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 Table of Contents  
LETTER TO THE EDITOR
Year : 2018  |  Volume : 5  |  Issue : 4  |  Page : 442-443

Letter to the Editor: Measures for Sexual Health Recovery in Breast Cancer Survivorship


Singapore Cancer Society Rehabilitation Center, Singapore 608550, Singapore

Date of Submission18-May-2018
Date of Acceptance22-May-2018
Date of Web Publication10-Aug-2018

Correspondence Address:
Balasubramanian Srilatha
Clinical Sexologist/Senior Researcher Singapore Cancer Society Rehabilitation Center, Singapore 608550
Singapore
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Source of Support: None, Conflict of Interest: None


DOI: 10.4103/apjon.apjon_24_18

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How to cite this article:
Srilatha B. Letter to the Editor: Measures for Sexual Health Recovery in Breast Cancer Survivorship. Asia Pac J Oncol Nurs 2018;5:442-3

How to cite this URL:
Srilatha B. Letter to the Editor: Measures for Sexual Health Recovery in Breast Cancer Survivorship. Asia Pac J Oncol Nurs [serial online] 2018 [cited 2020 Nov 28];5:442-3. Available from: https://www.apjon.org/text.asp?2018/5/4/442/238804



Dear Editor,

I read with interest the article by Jalambadani et al. describing the psychosomatic effectiveness of behavioral intervention in improving the sexual function of breast cancer survivors.[1] Albeit there is an important care need in the cancer trajectory, the concerns of female sexual disorder (FSD) stem not only from a patient's sexual self-schema, but also as a result of the diagnosis and/or treatment-related sexual health impact(s).[2] Thus, the overarching objective of the study in supporting the theory of planned behavior-based educational intervention is attendant with a few shortcomings. First, a discussion on possible bio-psycho-sexual difficulties in the breast cancer journey is grossly omitted within the course content of the educational intervention, detailed by the authors in [Table 1].[1] Although the anatomy, physiology, and other behavioral dimensions are important, also paramount is an information boost of the anticipated dysfunction(s) in light of contemporary advances in breast cancer survivors' sexual wellness endeavors.

Second, the authors reported a significant improvement in the mean total score of Female Sexual Function Index (FSFI) (from 28.25 to 30.45) for the trial cohort following education intervention versus 28.00 in the control group [Table 6]. Considering the validated cutoff for normal sexual function in the 19-item FSFI scale to range from 26.55 to 36.00,[3] both the pre- and post-intervention scores fall well within the reference/normal range and this notwithstanding the median threshold for FSD being lowered to 22.80 in some studies of conservative populations.[4] Therefore, the statistical significance of the reported value(s) will not translate into a practical significance. That being so, a reader is unlikely to extrapolate the measured outcome to a quantitative reversal of FSD, since both the study cohorts do not meet the assessment cutoff for FSD. Furthermore, if the main crux of the educational intervention was to enhance sexual function, the article lacks clarity on which functional domains were specifically improved through the knowledge gained.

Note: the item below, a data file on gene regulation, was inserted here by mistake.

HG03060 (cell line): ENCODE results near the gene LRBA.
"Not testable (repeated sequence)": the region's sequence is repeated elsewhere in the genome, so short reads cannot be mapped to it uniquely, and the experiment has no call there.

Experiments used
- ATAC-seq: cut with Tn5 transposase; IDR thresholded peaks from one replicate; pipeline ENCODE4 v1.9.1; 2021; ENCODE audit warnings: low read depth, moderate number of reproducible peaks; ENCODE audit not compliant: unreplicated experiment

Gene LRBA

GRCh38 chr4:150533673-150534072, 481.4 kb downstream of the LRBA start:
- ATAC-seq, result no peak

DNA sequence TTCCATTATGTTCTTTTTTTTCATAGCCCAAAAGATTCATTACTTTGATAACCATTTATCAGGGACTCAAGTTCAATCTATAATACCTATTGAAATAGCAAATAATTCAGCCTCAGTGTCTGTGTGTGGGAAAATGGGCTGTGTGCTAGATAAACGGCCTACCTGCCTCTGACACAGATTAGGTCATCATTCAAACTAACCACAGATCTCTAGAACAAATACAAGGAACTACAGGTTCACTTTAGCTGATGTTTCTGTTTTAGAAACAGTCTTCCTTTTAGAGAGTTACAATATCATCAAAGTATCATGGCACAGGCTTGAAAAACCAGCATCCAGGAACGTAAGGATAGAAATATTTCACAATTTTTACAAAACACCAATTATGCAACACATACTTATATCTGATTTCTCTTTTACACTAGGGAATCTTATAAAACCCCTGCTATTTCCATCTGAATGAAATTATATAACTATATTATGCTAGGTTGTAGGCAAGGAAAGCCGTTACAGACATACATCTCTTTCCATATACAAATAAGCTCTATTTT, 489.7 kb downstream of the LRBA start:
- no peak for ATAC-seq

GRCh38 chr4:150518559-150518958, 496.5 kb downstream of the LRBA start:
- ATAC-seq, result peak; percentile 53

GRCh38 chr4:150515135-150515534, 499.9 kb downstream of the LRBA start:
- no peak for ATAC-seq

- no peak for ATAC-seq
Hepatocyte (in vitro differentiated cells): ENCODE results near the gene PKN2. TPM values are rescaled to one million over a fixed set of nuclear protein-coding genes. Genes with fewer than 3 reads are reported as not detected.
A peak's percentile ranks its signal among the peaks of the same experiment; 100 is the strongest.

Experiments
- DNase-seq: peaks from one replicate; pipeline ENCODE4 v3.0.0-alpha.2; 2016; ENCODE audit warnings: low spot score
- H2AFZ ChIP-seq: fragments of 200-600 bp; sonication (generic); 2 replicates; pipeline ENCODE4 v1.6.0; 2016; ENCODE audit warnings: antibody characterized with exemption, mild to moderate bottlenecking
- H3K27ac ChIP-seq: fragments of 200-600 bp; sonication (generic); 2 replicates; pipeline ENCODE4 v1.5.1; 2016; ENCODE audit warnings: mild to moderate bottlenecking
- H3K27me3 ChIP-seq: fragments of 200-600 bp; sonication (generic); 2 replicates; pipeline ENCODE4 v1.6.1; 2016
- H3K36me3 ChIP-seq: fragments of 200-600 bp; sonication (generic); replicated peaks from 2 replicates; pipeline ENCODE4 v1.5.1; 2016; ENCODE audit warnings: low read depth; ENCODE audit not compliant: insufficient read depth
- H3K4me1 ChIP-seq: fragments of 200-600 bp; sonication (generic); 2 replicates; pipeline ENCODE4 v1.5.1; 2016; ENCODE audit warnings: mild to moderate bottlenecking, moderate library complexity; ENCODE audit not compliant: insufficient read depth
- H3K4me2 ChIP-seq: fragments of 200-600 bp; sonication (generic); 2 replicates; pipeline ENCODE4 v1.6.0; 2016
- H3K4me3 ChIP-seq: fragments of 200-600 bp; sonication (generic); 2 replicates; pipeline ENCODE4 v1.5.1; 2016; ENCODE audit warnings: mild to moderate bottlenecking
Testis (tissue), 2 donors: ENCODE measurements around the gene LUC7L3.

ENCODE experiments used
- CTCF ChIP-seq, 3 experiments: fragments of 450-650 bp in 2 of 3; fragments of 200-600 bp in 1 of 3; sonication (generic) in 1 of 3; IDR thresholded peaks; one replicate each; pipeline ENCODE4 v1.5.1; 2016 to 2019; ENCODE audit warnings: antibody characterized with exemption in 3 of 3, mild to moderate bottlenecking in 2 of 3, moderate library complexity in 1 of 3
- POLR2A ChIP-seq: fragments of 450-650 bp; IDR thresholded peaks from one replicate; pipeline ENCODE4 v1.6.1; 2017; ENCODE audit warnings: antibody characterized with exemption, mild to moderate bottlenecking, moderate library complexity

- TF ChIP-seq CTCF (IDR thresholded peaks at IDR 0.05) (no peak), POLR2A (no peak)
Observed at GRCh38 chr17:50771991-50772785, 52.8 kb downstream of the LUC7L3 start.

Yet another pitfall is that the FSFI was administered in the early transition phase, which may be somewhat premature to determine sexual health changes. A FSD in breast cancer survivorship is both multifactorial and multidimensional with overriding impacts not only due to the disease or treatment but also from the consequences of negative self-concept and precipitant menopause.[5] While these data are not presented in the study, sexual conversations are still important to reposition sexuality as an integral domain of postcancer recovery. A triumvirate of psychosexual education, counseling, and possible therapy is evidence based and merits inclusion within the comprehensive survivorship care continuum. Lastly, while Jalambadani et al. have also acceded the missing role of partner in the study as a limitation, the importance of relational factors as independent/interdependent determinants of a woman's sexual function and/or her sexual satisfaction still prevails. Taken together, the long-term outcomes or sustainability would depend on a multifaceted approach combining education and intervention, focusing on concerns and distress, targeting patients and their partners for a holistic readjustment and recovery of healthy sexuality and relationship quality within the realms of survivorship challenges.



 
  References Top

1.
Jalambadani Z, Garmaroudi G, Tavousi M. Education based on theory of planned behavior over sexual function of women with breast cancer in Iran. Asia Pac J Oncol Nurs 2018;5:201-7.  Back to cited text no. 1
[PUBMED]  [Full text]  
2.
Carroll AJ, Baron SR, Carroll RA. Couple-based treatment for sexual problems following breast cancer: A review and synthesis of the literature. Support Care Cancer 2016;24:3651-9.  Back to cited text no. 2
    
3.
Rosen R, Brown C, Heiman J, Leiblum S, Meston C, Shabsigh R, et al. The female sexual function index (FSFI): A multidimensional self-report instrument for the assessment of female sexual function. J Sex Marital Ther 2000;26:191-208.  Back to cited text no. 3
    
4.
Lianjun P, Aixia Z, Zhong W, Feng P, Li B, Xiaona Y, et al. Risk factors for low sexual function among urban Chinese women: A hospital-based investigation. J Sex Med 2011;8:2299-304.  Back to cited text no. 4
    
5.
Panjari M, Bell RJ, Davis SR. Sexual function after breast cancer. J Sex Med 2011;8:294-302.  Back to cited text no. 5
    




 

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